Around 300 fans came together from all parts of Ontario for Waterloo Region’s first anime and gaming convention at Emiko’s Mini Convention (EMC).
Held at the Delta Hotel in downtown Kitchener on the weekend of Jan. 20-22, fans were able to dress up as their favourite characters, watch anime shows, sign up for gaming tournaments, buy merchandise and have a great time.
Most anime conventions are farther away in more populous areas such as Toronto which has the largest anime convention in Ontario. “Because Anime North is so far away, we wanted to make something more local,” said Cristina Reyes-Lyder, a student at Conestoga College studying early childhood education.
EMC was held by clubs from the University of Waterloo, Wilfrid Laurier University and Conestoga College as well as by anyone who wanted to get involved.
The organizer of the event, Ronald Hoppe, who goes by his stage name RCEHoppe, said in this area there’s not really a venue for individuals to express this type of art form. This year marks their first year going public, but fourth year featuring the convention and it had a positive outcome. In the beginning, it was just anime, and then they added gaming and finally comics. They hope to make the event bigger next year by adding sci-fi and horror.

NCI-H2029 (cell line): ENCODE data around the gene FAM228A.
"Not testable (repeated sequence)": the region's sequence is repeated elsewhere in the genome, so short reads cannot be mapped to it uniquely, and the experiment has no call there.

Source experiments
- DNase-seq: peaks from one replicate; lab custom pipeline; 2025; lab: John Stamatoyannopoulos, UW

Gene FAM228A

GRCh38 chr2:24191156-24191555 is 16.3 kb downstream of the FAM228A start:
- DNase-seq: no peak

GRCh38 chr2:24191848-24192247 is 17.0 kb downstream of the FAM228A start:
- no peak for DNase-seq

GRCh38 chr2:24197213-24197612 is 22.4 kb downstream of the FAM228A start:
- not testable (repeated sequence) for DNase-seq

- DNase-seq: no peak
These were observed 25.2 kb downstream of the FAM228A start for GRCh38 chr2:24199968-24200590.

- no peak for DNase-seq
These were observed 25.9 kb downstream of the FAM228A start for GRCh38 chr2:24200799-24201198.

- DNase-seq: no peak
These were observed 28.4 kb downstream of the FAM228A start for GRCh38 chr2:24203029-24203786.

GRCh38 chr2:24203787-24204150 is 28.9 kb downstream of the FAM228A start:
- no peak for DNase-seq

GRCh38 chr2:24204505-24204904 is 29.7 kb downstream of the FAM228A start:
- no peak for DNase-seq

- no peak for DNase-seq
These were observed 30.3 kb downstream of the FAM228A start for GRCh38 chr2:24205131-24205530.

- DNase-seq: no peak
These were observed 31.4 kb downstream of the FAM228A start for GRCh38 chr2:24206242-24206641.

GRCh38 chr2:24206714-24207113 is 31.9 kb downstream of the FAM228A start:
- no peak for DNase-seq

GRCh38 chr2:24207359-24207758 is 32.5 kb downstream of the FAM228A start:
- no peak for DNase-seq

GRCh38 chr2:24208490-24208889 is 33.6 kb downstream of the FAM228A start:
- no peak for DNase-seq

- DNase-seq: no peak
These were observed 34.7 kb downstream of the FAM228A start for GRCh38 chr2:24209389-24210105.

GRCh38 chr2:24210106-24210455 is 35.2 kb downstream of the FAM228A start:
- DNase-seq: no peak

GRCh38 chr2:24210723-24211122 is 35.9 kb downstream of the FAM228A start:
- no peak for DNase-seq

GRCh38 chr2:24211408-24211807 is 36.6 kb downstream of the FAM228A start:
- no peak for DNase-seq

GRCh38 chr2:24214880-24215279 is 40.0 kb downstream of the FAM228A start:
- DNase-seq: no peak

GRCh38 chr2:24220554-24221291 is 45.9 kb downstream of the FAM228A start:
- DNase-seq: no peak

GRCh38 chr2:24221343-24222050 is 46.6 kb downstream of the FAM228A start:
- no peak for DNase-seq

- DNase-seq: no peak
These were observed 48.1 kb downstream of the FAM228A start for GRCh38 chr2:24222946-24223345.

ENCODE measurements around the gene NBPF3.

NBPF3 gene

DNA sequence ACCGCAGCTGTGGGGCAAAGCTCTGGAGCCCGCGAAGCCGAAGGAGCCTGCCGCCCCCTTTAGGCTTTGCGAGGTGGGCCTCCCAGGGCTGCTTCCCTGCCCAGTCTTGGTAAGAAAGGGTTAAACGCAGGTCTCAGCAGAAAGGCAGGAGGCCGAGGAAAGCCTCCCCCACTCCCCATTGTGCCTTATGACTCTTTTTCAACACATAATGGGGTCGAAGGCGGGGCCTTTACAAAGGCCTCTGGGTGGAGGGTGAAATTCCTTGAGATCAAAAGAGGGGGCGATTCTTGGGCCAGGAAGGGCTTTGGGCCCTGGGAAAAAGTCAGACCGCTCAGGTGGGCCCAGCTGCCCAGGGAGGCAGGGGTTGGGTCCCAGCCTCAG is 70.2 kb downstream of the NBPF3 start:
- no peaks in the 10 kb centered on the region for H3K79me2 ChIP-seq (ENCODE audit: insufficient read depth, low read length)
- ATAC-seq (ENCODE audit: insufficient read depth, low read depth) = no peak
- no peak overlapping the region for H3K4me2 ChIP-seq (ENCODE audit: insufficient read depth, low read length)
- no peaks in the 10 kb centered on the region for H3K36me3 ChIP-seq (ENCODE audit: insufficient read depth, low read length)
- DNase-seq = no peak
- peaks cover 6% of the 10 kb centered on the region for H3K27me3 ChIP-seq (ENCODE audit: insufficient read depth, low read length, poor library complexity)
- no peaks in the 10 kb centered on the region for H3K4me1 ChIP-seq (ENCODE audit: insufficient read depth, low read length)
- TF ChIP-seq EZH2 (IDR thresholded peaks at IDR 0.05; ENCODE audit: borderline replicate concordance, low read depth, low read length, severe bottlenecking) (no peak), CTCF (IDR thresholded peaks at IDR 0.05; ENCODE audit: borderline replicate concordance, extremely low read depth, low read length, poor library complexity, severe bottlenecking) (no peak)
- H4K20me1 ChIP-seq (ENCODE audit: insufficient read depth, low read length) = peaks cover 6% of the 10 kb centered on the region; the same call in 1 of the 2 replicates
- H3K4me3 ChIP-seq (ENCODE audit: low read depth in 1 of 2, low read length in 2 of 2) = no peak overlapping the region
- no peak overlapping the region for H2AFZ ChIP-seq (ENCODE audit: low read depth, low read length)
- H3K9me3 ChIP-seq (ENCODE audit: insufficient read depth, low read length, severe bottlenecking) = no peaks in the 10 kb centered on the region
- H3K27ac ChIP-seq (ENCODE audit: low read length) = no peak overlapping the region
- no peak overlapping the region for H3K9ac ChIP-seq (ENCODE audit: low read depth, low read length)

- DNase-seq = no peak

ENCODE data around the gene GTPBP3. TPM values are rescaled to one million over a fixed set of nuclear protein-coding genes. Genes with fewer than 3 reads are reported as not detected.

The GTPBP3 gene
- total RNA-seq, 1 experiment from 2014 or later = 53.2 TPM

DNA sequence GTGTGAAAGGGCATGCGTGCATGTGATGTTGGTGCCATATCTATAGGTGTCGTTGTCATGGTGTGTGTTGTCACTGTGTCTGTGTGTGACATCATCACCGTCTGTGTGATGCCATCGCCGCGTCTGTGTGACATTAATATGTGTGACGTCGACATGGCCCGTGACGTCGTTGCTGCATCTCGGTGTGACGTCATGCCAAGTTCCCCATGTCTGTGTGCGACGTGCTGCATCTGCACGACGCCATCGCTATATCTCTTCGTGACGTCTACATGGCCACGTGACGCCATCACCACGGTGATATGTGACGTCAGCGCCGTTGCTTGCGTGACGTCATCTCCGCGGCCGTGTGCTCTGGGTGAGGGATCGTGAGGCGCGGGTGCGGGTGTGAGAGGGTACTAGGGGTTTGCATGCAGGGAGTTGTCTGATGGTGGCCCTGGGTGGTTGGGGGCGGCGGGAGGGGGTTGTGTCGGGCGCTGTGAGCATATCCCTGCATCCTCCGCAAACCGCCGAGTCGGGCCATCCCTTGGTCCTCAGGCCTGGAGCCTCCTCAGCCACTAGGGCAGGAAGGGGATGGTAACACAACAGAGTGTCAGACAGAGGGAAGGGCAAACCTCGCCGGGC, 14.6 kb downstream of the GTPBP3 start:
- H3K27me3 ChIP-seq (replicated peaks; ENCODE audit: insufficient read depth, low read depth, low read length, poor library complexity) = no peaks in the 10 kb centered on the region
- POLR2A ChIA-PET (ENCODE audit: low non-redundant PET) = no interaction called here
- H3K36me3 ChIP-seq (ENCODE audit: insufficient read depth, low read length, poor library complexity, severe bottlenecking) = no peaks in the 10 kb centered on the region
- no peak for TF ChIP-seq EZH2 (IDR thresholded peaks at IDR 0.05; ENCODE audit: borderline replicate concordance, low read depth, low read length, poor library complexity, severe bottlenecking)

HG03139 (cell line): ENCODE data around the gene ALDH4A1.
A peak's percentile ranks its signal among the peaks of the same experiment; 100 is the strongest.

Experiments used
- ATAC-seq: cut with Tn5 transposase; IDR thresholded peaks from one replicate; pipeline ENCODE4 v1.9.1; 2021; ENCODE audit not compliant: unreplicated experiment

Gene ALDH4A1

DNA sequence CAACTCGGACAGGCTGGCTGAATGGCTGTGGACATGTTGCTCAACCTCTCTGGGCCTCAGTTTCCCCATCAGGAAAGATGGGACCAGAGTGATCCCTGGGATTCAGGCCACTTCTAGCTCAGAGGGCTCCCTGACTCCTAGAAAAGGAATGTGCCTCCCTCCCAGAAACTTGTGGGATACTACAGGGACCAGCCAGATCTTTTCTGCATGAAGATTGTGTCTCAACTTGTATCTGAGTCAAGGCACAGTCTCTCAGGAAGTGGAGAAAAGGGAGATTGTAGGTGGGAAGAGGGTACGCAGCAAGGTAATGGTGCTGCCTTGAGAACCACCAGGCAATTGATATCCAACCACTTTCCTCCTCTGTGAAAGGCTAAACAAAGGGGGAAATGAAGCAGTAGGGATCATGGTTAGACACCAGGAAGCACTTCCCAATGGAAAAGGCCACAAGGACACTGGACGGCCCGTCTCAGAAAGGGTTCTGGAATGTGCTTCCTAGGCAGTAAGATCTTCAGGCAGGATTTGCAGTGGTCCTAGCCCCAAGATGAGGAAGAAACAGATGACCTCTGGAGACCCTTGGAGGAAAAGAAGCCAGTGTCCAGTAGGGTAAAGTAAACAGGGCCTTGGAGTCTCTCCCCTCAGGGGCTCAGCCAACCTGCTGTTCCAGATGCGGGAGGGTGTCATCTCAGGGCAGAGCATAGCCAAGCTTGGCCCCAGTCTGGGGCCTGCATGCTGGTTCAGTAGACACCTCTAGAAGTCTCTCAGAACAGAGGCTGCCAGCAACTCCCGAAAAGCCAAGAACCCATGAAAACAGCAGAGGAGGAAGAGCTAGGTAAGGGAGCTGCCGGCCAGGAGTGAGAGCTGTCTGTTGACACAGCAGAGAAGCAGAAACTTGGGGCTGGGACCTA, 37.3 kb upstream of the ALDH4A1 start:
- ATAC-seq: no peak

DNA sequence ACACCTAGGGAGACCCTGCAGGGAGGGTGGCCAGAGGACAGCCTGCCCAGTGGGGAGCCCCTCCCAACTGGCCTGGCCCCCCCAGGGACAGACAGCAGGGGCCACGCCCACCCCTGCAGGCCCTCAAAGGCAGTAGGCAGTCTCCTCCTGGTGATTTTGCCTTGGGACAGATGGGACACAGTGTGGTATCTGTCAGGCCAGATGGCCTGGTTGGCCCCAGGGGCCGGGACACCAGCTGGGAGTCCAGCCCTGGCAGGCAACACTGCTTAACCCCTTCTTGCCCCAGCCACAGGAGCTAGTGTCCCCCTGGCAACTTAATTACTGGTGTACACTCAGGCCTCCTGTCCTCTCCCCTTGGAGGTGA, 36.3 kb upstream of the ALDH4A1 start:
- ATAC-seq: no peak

Conventions are like a form of expression where people can be themselves with others who are just the same. It’s not only for anime, but also some of the cultures taken from Japan.
Asian ball-jointed dolls are very realistic-looking dolls that are influenced by anime produced mostly in Japan, South Korea and China. They can be customized, however, according to the owner’s wishes. Items such as clothing, hair style, hair colour, eye colour, shoes, accessories and even facial features can be chosen.
Joy Fenton, a judge for a competition featuring the dolls at the convention, brought her creation Ryu, who wore a red and black gothic outfit with white, silky hair and “dreamy eyes.”
She said many of the dolls should have won first place, but it was hard to choose the best one.
Sometimes people ask her what kind of woman in her 50s collects dolls and she simply said it’s appreciating the human features. Because they are so life-like and customizable, she carries them around instead of dressing up herself.
Emiko’s Mini Convention will be held again next year with plans to make it even better.